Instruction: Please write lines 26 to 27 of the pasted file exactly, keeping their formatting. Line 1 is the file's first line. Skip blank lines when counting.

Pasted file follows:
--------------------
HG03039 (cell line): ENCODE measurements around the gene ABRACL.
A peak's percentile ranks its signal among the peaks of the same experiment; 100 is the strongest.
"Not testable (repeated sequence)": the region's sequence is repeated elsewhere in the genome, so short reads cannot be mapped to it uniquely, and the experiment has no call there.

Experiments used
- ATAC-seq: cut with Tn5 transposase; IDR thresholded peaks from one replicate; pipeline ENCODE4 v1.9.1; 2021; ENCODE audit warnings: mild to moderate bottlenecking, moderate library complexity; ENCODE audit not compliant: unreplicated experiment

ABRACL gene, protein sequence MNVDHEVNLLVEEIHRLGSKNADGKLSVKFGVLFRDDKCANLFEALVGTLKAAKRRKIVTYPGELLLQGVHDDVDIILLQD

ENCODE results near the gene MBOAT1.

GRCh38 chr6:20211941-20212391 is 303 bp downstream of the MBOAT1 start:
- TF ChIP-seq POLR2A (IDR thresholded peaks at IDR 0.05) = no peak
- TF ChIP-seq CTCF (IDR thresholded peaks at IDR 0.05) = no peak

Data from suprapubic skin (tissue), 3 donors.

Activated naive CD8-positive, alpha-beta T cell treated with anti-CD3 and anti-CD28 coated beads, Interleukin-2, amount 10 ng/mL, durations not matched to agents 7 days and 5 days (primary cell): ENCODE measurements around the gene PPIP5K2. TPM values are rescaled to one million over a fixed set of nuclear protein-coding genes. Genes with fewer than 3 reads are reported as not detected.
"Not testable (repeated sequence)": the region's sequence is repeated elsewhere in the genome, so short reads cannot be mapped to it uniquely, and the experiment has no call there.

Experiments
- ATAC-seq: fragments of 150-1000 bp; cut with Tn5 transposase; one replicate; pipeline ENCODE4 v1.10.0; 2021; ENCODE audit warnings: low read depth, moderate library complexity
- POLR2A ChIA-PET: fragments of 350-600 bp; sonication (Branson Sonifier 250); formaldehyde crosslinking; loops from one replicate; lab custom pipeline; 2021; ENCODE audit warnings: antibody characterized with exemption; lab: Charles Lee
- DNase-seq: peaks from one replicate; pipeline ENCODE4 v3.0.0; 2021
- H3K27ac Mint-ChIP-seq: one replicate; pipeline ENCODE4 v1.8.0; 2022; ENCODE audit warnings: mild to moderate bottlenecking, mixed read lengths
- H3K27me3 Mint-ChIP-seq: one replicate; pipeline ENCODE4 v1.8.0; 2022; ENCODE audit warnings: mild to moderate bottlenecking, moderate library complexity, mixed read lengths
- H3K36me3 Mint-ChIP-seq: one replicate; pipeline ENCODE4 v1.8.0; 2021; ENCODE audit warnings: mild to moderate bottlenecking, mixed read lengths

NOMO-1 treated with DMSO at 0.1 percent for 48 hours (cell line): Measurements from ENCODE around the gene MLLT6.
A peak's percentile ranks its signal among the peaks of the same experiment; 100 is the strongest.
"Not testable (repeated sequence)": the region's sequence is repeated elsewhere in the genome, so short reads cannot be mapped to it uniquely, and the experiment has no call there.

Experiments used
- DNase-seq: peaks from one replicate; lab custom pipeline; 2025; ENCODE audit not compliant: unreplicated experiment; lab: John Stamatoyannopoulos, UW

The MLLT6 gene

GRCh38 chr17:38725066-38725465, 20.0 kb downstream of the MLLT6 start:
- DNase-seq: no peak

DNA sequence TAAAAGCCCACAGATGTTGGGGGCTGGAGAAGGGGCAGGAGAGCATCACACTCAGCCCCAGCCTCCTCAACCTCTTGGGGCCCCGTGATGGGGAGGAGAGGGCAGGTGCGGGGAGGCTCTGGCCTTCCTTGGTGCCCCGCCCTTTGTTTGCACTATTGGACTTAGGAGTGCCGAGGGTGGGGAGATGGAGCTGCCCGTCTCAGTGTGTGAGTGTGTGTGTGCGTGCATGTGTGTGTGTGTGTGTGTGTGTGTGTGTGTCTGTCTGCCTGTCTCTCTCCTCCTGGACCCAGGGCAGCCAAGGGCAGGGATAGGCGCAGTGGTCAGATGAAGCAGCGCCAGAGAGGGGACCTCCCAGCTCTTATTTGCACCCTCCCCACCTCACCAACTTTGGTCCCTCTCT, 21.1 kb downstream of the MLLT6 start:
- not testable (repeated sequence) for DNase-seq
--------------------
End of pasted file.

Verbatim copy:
The MLLT6 gene

GRCh38 chr17:38725066-38725465, 20.0 kb downstream of the MLLT6 start: